It’s soul searching time for Democratic campaign consultants. There are a multitude of lessons to be learned from the past year — lessons that can help us further our dream of social justice, of equality and, sure, of making a few dollars, too.
It’s time for the consultant class to stop using the same tired, old playbook while expecting different outcomes. It’s time for folks to stop pontificating about change and actually start looking inward. To help get next year’s self-improvement started, here’s a list of 10 resolutions. Let’s pledge to:
1. Get a better education. Take advantage of an “off year” to learn more about the affordable targeting technologies available to drive a more effective campaign, like cookie matching your voter file. It’s not just for big money national campaigns anymore. Cookie matching and other targeting used in digital ads allow campaigns to reach voters precisely. Too many campaigns have continued to throw too much of their budget at guesswork TV or radio buys without getting any conversion metrics back. If you’re in a transient suburban district with a ton of working-class commuters under the age of 50, why are you still sending them direct mail that they don’t open. Even many political consultants don’t check their own mail more than once a week.
2. Lose the excess weight of the uber consultant class. We don’t need 20 consultants on conference calls anymore. Let’s move campaigns faster and more effectively. Let’s trim the fat in the New Year and only allow people to be on the call who are actually focused on the campaign. If you haven’t read the poll or even the morning newspaper, put your sandwich down, do your homework and pay more attention in 2015. If you’re squandering finite campaign resources, you might as well be handing your paycheck over to the Koch brothers.
3. Volunteer more big ideas. Today’s polls tend to be formulaic head-to-head match ups with tons of demographic questions for crosstabs. Unfortunately, the messages being tested have been just as formulaic. Without creativity going into the campaign messages, how can we expect to run a winning campaign? Being on the right side of the issues isn’t enough if our campaigns are not communicating those views effectively. If we really listen to what voters are saying and invest some time in message development, we’ll be that much stronger in upcoming campaigns.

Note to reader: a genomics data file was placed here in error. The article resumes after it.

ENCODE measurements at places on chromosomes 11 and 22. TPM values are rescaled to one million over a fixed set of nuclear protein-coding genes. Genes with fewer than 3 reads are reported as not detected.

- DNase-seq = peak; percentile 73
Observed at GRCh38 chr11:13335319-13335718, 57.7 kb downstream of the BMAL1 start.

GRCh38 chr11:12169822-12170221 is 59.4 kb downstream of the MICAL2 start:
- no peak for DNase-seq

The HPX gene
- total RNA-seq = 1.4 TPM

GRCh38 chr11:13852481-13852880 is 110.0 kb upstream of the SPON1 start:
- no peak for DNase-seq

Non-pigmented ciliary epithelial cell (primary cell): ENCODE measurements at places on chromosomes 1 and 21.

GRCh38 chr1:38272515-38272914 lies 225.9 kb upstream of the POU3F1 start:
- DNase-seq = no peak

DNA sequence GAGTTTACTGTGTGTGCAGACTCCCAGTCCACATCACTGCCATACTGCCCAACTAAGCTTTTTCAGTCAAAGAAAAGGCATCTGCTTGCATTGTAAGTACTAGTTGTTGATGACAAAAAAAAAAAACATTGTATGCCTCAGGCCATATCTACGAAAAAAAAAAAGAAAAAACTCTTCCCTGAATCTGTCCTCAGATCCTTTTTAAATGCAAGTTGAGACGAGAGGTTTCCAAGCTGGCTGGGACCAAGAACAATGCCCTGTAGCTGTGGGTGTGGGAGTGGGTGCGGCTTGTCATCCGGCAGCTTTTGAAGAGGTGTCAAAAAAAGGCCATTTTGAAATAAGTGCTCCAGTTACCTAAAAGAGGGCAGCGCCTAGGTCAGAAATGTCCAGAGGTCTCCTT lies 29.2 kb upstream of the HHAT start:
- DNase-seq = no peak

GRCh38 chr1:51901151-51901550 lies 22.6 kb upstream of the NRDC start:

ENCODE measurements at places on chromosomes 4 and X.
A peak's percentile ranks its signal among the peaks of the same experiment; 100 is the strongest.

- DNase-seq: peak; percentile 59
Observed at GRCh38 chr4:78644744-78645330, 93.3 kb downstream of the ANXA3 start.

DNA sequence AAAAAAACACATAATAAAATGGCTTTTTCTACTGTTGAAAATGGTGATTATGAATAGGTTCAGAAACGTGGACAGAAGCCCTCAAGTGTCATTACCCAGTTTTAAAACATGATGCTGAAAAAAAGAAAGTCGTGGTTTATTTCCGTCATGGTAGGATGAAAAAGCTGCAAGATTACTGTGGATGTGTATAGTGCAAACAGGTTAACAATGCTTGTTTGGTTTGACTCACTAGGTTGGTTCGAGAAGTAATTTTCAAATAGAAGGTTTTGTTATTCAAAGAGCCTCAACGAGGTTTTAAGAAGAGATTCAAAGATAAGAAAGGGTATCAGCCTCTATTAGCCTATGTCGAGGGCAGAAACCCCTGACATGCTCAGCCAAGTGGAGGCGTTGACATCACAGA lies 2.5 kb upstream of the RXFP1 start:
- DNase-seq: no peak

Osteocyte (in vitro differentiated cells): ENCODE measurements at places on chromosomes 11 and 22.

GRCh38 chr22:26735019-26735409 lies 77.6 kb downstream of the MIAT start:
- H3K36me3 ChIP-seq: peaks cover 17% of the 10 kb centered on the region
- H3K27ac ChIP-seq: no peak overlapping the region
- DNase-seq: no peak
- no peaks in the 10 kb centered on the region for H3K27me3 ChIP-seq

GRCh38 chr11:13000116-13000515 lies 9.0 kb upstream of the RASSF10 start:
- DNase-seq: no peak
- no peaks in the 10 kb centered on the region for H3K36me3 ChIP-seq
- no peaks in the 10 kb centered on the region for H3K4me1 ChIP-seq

4. Quit smoke n’ mirrors campaigning. There’s no better way to dampen enthusiasm for your campaign than by coming across as wishy washy, evasive and deceitful. Choose what you stand for and stand tall. We saw in the midterm results that trying to play both sides and hide behind smoke and mirrors just doesn’t work. Those progressives that stood tall and encouraged their base to come out and vote won. Those that never worked their base voters lost.
5. Live more honestly. Stop perpetuating the myth that we have top-secret technology that’s too sophisticated for the GOP to figure out. They’ll catch up — technology swings both left and right. The corporate and venture capital worlds are inventing technologies that’ll go to whomever is willing to pay the fee. Let’s work to advance our technologies while expanding access to existing tools to down-ballot campaigns. After all, today’s down-ballot candidates may be tomorrow’s Barack Obama. We’ll all benefit down the line from today’s investments in tomorrow’s technology and tomorrow’s candidates.
6. Apologize less. President Obama and congressional Democrats have done a great job pulling us out of a horrible recession, yet too many want to hide their heads and just worry about the Affordable Care Act. Sure, it was a less than perfect rollout, but stop apologizing for everything else progressives stand for. You never saw President Bush apologize for getting us involved in two wars, or President Reagan apologize for trickle down economics that never seemed to trickle down. Stop being weak and be proud of our economic accomplishments.
7. Save money. Buy digital ads early. It’s tactically smart and stretches your campaign dollars further. Too many campaigns didn’t start buying and running digital ads until early voting was already well underway. The lollygaggers lost cash by failing to reserve ads a few months earlier — not to mention losing the opportunity to define candidates out of the gate with digital audiences.
8. Enjoy life more. Boring TV ads with block quotes under newspaper mastheads and the same voiceovers of “he said/she said” make voters yawn or worse. Have a little fun with your ads and your voters will too. Does your opponent make you want to gag? Is he or she a puppet of special interests? Put those visuals in your ad. Too many ad firms are billing for buying ad time and failing to invest in the ads themselves. Let’s get creative and give voters something to talk about.
9. Take a trip, go mobile. Nearly half of visitors to campaign sites we managed in the run up to the 2014 midterms visited from a mobile device. Embrace today’s on-the-go world and make sure you’re giving mobile voters and donors a rich experience. Please promise to stop building websites that don’t work on a mobile phone in 2015.
10. Help others. While some campaign alumni sell their targeting, creative or technological skills to the highest corporate bidder, we pride ourselves on making presidential campaign-quality tools affordable for progressives up and down the ballot. But it’s not an all or nothing choice. You can take on a corporate client and still help a down-ballot race. You can donate your time and expertise to a worthy cause. So in 2015 let’s not just fight for our ideals — let’s live them.
Scott Goodstein is the founder and CEO of Revolution Messaging.